Following years of campaigning, protesters at Chase Farm Hospital are preparing to do battle once more as the decisions to close key services approaches.

Chase Farm Hospital in The Ridgway, Enfield, has had a dramatic recent history with decisions to close accident and emergency (A&E) and maternity wards being thrown back and forth without a definitive date being set.

The potential closure of these crucial services will now be decided at a committee meeting on September 25.

The plan is an attempt to concentrate all A&E services into Barnet and North Middlesex Hospitals as part of national policy towards primary care and financial position of the health economy.

However, protesters have been fighting for the hospital since 2005 and will not give up hope as activist John Field, 65, explains.

He said: “We have been picketing for 413 days in a row and we say bring it on. We are going to have a demonstration and we are calling on everybody to come out and march on that day.”

On Saturday, October 26, campaigners will march in Enfield Town centre, eventually concluding at the hospital.

Mr Field said: “We want to put the previous protest to shame. We are going to fight inside the trade union movement locally and nationally to gain support. Locally, the people of Enfield have shown it absolutely clearly to me that they’re opposed to this and there is no way they’re going to accept it. Let battle commence.”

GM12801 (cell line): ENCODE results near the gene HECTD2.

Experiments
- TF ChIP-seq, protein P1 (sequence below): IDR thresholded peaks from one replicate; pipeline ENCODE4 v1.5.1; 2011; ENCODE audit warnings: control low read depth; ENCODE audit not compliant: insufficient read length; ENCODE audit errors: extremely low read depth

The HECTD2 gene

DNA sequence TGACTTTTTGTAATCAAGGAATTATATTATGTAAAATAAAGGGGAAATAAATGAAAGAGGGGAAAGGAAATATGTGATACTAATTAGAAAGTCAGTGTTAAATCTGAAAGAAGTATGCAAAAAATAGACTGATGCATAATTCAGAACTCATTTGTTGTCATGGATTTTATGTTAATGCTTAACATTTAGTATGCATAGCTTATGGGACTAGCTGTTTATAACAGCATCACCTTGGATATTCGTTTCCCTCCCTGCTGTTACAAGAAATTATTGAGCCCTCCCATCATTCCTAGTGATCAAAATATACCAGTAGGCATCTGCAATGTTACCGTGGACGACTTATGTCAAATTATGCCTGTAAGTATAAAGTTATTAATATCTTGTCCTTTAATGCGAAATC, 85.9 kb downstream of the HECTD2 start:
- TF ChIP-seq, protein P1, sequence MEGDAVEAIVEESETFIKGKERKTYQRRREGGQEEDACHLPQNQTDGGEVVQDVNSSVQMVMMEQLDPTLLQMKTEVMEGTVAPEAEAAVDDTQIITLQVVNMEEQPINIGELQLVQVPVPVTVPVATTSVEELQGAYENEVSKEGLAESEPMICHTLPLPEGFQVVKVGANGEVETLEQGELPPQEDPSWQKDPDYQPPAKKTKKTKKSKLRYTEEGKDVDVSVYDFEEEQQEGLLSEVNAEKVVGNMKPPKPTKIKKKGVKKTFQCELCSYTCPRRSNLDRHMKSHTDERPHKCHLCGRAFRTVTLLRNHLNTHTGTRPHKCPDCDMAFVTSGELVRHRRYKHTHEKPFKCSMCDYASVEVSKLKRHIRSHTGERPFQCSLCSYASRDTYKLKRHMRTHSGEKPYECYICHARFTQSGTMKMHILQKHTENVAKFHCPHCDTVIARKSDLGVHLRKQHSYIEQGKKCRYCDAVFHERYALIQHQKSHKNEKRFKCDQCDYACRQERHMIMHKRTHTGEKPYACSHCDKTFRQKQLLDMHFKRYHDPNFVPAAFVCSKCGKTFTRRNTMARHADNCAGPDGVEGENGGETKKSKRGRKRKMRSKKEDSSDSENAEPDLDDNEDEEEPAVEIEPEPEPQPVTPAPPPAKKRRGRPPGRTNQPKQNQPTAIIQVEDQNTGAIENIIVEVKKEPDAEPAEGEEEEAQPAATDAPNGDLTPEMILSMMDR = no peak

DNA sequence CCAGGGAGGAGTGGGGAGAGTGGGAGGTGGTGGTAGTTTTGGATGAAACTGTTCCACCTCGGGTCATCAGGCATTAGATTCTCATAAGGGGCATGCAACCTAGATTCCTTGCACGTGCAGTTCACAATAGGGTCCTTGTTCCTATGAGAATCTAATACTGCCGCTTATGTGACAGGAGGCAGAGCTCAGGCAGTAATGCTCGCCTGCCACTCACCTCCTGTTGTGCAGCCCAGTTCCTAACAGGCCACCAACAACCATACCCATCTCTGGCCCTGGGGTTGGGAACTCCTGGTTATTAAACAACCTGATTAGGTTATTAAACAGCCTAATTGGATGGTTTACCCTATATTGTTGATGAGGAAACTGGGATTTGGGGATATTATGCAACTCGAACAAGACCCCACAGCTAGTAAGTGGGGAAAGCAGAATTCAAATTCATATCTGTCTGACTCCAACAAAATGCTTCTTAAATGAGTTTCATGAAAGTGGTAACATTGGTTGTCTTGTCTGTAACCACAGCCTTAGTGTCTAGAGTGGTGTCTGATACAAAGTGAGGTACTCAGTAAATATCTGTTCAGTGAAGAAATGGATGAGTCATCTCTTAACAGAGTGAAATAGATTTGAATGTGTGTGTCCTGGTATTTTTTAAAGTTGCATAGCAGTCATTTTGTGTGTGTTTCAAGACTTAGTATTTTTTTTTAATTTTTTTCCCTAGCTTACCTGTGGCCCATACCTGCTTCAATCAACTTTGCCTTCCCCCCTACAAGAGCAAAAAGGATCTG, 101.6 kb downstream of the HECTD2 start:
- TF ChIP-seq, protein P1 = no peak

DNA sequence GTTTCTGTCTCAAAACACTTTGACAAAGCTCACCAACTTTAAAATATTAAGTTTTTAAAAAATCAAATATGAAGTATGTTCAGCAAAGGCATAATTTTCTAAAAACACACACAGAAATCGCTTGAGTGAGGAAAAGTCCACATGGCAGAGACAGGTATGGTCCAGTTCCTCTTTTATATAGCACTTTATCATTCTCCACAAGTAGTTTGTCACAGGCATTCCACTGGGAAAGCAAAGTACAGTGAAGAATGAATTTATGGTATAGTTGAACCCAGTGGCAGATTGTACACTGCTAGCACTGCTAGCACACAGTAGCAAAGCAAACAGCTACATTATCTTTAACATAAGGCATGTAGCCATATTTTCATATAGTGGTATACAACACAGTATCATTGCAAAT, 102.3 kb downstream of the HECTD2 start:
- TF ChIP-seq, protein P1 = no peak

The secretary of the North East London Council for Action, Bill Rogers, said: “They will pass the decision to downgrade through I am sure. But this is just the beginning of closures to vital services; 60 hospitals are planned to be shut down and this isn’t on. The primary care that was supposed to be delivered in Enfield hasn’t been achieved, there was also a population inaccuracy of 30 per cent at the last consultation.

“Chase Farm has been left to rack and ruin, hasn’t seen a lick of paint in a good 20 years. It is going to cost lives and it will be a crying shame to lose it. The neighbouring hospitals will be overloaded, we have already seen it.”

The “battle” has been bubbling away for nearly ten years with the first critical decision being made in November 2007 when health chiefs first took the decision to replace the A&E at Chase Farm with an urgent care centre operating 12-hours a day.

Promises during the 2010 general election by Prime Minister David Cameron and former Health Secretary Andrew Lansley that Chase Farm would not be downgraded were countered by GPs five months later when they backed the controversial change for consolidating emergency departments at Barnet and North Middlesex hospitals.

Enfield North MP Nick de Bois, an active supporter against the closure, said: “I am confident that our arguments for not downgrading Chase Farm are right but as Enfield GPs have now come out in favour of the changes, I am concerned that the Enfield Clinical Commissioning Croup, which now makes the final decision, will press ahead regardless. A cross party delegation is meeting with the CCG to try and persuade them not to go ahead.”

Enfield's Clinical Commissioning Group has declined to comment until the final decsion has been made on September 25.